Quantum Computing

Abstract particle landscape on a dark background
Quantum computing and public-key cryptography

While commercial viability remains some way off, the unique properties of quantum mechanics could one day allow quantum computers to uncover solutions to previously unfathomable problems, such as climate change and cancer. Switching to quantum computing will have the added benefit of reducing energy consumption – quantum computers are ten times more energy efficient than classical supercomputers.1   

It is difficult to predict when, if ever, quantum computing will supersede classical computing. But given the investments being made by deep-pocketed governments and multinationals, it is likely that a breakthrough will occur at some point. Indeed, it may have already occurred. In October 2019, Google announced what may one day prove one of the greatest advances in the history of technology, claiming it had reached ‘quantum supremacy’ by performing a calculation on its quantum computer, Sycamore, that no traditional computer is capable of matching.2 

Quantum computing may one day endanger all existing use cases for public-key cryptography, including Bitcoin.3 The (still theoretical) problem arises from the fact that Bitcoin, like all major cryptocurrencies, relies on the mathematical relationship that exists between a public and private key. 

In simple terms, a public key is similar to a bank account number. A private key is similar to a secret PIN which provides access to the account.4 Anyone wishing to transact in Bitcoin must provide a digital signature (their private key) to prove ownership of the address where their funds are stored (the public key). 

In 1994, a mathematician called Peter Shor published a quantum algorithm capable of breaking the relationship between private and public keys. He proved that if someone had enough quantum computing power, they could use his algorithm to discern the private key from its corresponding public key, and thus, falsify any digital signature.5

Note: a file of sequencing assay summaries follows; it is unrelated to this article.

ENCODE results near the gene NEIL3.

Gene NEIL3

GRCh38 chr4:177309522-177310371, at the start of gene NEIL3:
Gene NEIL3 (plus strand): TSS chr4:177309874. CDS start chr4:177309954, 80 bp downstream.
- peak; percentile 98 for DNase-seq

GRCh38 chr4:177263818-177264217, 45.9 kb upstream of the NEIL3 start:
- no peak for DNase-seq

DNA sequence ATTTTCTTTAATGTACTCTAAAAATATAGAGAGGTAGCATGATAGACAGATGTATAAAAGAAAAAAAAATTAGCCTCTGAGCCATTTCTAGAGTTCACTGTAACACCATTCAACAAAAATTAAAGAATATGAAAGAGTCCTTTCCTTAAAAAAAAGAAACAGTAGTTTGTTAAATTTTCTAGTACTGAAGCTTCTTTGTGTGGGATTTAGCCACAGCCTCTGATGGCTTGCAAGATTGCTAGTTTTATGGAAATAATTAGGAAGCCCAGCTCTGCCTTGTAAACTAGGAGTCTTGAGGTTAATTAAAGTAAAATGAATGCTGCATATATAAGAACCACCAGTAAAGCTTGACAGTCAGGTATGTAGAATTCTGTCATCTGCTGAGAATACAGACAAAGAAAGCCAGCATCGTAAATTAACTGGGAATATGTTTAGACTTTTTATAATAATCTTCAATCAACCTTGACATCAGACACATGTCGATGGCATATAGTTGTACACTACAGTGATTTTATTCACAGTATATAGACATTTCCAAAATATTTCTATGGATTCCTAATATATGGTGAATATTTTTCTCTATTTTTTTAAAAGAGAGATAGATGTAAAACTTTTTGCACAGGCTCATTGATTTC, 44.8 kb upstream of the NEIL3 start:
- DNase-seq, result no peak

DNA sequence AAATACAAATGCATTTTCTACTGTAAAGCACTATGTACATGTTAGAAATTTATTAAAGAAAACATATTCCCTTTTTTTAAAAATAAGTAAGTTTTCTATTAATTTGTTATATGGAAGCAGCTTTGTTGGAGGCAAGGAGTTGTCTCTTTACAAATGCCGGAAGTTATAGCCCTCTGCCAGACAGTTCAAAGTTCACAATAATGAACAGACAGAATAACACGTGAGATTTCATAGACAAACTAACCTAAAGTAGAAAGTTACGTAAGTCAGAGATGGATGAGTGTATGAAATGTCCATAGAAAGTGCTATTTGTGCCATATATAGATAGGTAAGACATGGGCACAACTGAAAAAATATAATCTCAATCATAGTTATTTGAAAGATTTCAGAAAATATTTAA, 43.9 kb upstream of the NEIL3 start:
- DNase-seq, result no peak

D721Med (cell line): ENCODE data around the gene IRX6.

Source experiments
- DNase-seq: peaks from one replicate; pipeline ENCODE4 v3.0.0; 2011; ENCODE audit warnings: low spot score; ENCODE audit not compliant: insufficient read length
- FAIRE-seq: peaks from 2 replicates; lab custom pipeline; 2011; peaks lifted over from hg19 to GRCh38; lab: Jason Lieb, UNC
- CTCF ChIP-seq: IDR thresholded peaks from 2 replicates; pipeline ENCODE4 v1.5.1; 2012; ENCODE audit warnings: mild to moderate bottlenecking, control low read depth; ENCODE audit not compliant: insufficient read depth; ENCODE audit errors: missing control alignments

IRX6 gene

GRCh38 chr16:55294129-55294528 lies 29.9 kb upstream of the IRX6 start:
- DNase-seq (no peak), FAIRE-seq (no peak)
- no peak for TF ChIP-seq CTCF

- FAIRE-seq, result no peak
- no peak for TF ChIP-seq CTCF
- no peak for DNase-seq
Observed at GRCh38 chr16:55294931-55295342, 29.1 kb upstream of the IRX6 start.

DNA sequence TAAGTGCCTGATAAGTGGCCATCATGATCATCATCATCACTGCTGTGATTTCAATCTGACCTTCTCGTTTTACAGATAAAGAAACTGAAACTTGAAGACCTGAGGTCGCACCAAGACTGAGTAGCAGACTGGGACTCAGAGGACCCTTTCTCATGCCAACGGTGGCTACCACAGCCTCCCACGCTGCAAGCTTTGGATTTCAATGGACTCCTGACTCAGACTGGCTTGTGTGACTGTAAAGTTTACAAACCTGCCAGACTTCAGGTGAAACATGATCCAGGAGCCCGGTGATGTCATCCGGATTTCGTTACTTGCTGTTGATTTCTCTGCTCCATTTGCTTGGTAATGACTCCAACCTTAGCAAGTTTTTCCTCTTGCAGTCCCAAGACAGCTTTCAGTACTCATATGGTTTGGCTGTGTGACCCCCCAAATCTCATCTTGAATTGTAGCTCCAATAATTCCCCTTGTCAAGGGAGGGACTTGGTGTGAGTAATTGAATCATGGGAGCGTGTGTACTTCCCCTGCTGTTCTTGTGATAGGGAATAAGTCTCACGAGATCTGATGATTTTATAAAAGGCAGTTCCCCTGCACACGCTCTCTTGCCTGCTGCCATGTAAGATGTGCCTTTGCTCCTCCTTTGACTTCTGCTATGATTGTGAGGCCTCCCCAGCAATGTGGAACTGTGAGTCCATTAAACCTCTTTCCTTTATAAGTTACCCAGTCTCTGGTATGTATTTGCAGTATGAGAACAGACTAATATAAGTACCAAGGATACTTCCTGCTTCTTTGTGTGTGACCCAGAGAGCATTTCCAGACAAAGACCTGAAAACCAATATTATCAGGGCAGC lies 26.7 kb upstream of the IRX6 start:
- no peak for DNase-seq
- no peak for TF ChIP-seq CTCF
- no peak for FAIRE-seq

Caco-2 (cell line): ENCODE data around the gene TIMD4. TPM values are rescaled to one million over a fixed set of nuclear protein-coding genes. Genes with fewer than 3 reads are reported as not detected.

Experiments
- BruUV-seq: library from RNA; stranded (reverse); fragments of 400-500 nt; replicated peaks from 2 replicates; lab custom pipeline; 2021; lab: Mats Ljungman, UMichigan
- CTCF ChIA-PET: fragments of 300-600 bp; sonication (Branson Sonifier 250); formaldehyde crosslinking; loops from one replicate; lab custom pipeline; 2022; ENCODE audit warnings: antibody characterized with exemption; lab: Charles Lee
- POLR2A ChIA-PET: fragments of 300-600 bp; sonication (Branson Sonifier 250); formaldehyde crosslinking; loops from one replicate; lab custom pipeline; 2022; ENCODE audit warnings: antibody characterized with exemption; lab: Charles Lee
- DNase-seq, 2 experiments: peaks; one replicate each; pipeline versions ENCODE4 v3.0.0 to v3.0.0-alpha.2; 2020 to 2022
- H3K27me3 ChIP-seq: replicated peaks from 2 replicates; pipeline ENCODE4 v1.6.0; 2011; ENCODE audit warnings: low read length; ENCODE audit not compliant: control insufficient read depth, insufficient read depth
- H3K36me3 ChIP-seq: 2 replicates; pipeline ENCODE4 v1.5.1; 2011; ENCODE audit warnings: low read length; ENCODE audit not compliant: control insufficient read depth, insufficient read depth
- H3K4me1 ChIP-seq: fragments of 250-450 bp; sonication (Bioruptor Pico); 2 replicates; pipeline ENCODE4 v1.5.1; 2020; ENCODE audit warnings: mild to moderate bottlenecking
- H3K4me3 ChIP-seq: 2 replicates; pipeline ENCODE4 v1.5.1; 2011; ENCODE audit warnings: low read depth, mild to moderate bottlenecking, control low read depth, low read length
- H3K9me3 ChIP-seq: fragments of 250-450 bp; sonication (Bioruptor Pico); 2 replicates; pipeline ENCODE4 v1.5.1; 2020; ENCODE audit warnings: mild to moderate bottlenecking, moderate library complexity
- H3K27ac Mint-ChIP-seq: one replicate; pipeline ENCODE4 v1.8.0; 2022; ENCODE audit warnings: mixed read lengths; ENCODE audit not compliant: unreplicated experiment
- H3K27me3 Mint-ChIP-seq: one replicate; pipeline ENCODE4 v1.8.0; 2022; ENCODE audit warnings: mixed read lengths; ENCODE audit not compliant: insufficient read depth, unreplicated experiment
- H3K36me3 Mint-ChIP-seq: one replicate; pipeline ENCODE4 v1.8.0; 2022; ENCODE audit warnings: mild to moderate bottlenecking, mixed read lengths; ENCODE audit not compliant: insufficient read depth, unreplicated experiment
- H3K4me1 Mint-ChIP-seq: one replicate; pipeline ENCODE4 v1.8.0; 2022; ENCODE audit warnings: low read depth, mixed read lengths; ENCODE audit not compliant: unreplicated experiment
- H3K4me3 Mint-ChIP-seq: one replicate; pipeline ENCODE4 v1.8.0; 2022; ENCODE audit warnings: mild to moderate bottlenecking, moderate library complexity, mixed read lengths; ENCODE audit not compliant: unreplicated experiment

Implications for Bitcoin

Only holdings whose public keys are already ‘publicly available’ are vulnerable to quantum attack. Unfortunately, this is fairly common. When Bitcoin was founded in 2008, public keys served directly as the Bitcoin address of the recipient. This type of transaction (‘pay to public key’ (p2pk)) was identified as a problem in 2010, and a new transaction (‘pay to public key hash’ (p2pkh)) was created in response. Under p2phk, a public key is only revealed to the outside world at the moment the owner wishes to begin a transaction.6 

The prerequisite for being ‘quantum safe’ is that the public key associated with an address has never been made public. As a result, Deloitte estimates that about 25 percent of all Bitcoin already mined is vulnerable to quantum attack – those stored in p2pk and reused (and therefore public) p3pkh addresses. Transferring these coins to a new p2pkh address removes this risk. 

However, even if these protection measures were taken by all Bitcoin holders, quantum computers might one day become so advanced that they completely upend the Bitcoin protocol anyway. This could happen by finding a new way to make private keys insecure. Alternatively, one Bitcoin miner gaining quantum supremacy would give them the computational power needed to mine blocks much faster, rendering competitors uneconomic almost overnight. 

The solution to both is to transition over time to a new type of cryptography called ‘post-quantum cryptography’, which would enable the Bitcoin protocol to run on quantum-resistant algorithms capable of thwarting even the most computationally intensive of quantum attacks. Post-quantum cryptography remains an active field of research, with multiple research projects underway.7 

Megatrend summary: Quantum Computing
  • Quantum computing may one day solve humanity’s most vexing problems.
  • Around 25 percent of the Bitcoin already mined is theoretically vulnerable to quantum attack. 
  • The miner who first achieves quantum supremacy will dominate the industry.
  • Post-quantum cryptography will enable the Bitcoin protocol to run on quantum-resistant algorithms capable of thwarting quantum attacks.

Footnotes

[69] Chicago Quantum, Quantum Computers are more Energy Efficient, 29 August 2019, https://chicagoquantum.medium.com/quantum-computers-are-more-energy-efficient-b6ba62bcb9f2  

[70] Google AI Blog, Quantum Supremacy Using a Programmable Superconducting Processor, 23 October 2019, https://ai.googleblog.com/2019/10/quantum-supremacy-using-programmable.html

[71] ARK Invest, Bitcoin Mining The Evolution of a Multibillion Dollar Industry, 9 March 2020, https://research.ark-invest.com/bitcoin-mining-white-paper   

[72] Antonopoulos, Andreas M., Mastering Bitcoin, 2nd Edition, Chapter 4, Keys Addresses, O’Reilly https://www.oreilly.com/library/view/mastering-bitcoin-2nd/9781491954379/ch04.html

[73] Deloitte (Netherlands), Quantum Computers and the Bitcoin Blockchainhttps://www2.deloitte.com/nl/nl/pages/innovatie/artikelen/quantum-computers-and-the-bitcoin-blockchain.html  

[74] Ibid. 

[75] ARK Invest, Bitcoin Mining The Evolution of a Multibillion Dollar Industry, ibid. 

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